By Susan Richardson, November 13 2014
The role of family and mentors in any teen’s life contributes to their success and healthy future. The role of family and mentors for teens in the juvenile justice system or a juvenile correctional facility is even more critical.
Family engagement in the juvenile justice system is not a new concept, but it is a key component to ensuring at-risk teens stay clear of substance abuse and crime. A recent Juvenile Justice Information Exchange article addresses this need in youth detention centers:
“Experts, supported by a small but growing body of research, say fostering family engagement improves incarcerated youths’ behavior, helps families feel more connected, reduces disciplinary incidents and boosts the staff morale.”
“Moreover, strengthening these connections better prepares youths for a return to the community upon release — most return to their family homes — and reduces repeat offenses.”
While the author Gary Gately does identify some successful programs where family involvement and treatment are front and center, he shares that most systems nationally are more focused on punishment, and oftentimes there exists a contentious relationship between family members and juvenile facility staff members.
Reclaiming Futures’ sites work with a wide variety of community members and resources to contribute to youth success as they remain in their community. Led by the community fellow(s), sites link youth to mentors, education, employment, job training, hobbies, sports, volunteer opportunities, faith communities, and other prosocial activities of interest to youth.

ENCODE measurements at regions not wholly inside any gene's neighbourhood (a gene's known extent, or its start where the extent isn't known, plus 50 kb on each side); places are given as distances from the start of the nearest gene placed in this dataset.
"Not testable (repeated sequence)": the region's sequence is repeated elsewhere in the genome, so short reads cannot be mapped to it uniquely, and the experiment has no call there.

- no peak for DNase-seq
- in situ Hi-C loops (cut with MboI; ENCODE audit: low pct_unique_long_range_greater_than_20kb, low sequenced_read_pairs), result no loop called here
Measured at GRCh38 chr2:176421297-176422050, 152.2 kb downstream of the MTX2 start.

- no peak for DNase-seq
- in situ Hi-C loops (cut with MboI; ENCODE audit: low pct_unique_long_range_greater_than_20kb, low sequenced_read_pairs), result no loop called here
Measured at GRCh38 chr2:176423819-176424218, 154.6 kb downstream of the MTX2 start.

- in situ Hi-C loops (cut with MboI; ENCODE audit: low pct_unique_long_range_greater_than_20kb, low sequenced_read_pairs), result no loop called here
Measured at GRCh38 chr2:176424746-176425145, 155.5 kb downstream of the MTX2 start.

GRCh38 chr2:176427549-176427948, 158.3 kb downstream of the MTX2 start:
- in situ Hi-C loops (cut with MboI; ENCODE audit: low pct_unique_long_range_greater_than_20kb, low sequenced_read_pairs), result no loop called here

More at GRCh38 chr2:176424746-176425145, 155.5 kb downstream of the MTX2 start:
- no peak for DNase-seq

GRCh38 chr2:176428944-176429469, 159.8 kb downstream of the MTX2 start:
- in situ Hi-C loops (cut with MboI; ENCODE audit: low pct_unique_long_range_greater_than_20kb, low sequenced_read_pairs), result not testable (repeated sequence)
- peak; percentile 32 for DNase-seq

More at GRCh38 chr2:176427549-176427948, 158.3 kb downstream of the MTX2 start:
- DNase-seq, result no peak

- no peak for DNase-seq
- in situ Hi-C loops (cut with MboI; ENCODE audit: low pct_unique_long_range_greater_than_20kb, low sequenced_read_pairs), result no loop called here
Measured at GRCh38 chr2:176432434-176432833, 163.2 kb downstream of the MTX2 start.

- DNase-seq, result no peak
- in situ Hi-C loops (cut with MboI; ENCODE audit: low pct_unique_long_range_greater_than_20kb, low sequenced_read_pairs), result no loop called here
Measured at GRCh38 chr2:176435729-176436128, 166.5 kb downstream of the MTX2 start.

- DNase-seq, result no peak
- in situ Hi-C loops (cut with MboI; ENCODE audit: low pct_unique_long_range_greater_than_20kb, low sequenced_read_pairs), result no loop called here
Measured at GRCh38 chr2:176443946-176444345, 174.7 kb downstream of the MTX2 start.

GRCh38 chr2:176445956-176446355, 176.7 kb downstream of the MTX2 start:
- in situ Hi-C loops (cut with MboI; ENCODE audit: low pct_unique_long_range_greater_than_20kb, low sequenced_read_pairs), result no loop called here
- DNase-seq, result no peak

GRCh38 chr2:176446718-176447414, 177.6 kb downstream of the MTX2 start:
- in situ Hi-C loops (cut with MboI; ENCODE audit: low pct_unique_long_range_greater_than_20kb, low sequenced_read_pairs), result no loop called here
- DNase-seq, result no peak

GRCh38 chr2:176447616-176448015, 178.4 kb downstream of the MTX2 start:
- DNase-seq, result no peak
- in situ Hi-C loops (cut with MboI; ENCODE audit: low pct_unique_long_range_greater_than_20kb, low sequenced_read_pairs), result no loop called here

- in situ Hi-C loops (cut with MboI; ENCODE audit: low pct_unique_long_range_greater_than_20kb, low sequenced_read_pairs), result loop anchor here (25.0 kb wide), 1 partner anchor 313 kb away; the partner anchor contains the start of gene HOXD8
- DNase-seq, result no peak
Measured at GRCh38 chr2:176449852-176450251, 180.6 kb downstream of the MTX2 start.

As we’ve seen among Reclaiming Futures sites who have achieved success with this strategy, family involvement and mentors should be closely integrated into a teen’s life for optimal results. For example, Reclaiming Futures in Santa Cruz is taking preventative action with a partnership with Hands on Fatherhood, encouraging fathers and father-figures to create meaningful relationships with their kids. Also, Reclaiming Futures in Snohomish County saw success with its Promising Arts in Recovery program, which added a mentorship and creative arts component to treatment, resulting in substance-free teens who become productive members of their communities.
Gately shares some wonderful examples of successful family integration efforts around the country. Those, paired with Reclaiming Futures’ efforts to connect teens with support systems during and after exiting the juvenile justice system, are pioneering the way to a deeper systemic impact that can hopefully lead to communities and facilities committed to full family and community engagement.
Updated: February 08 2018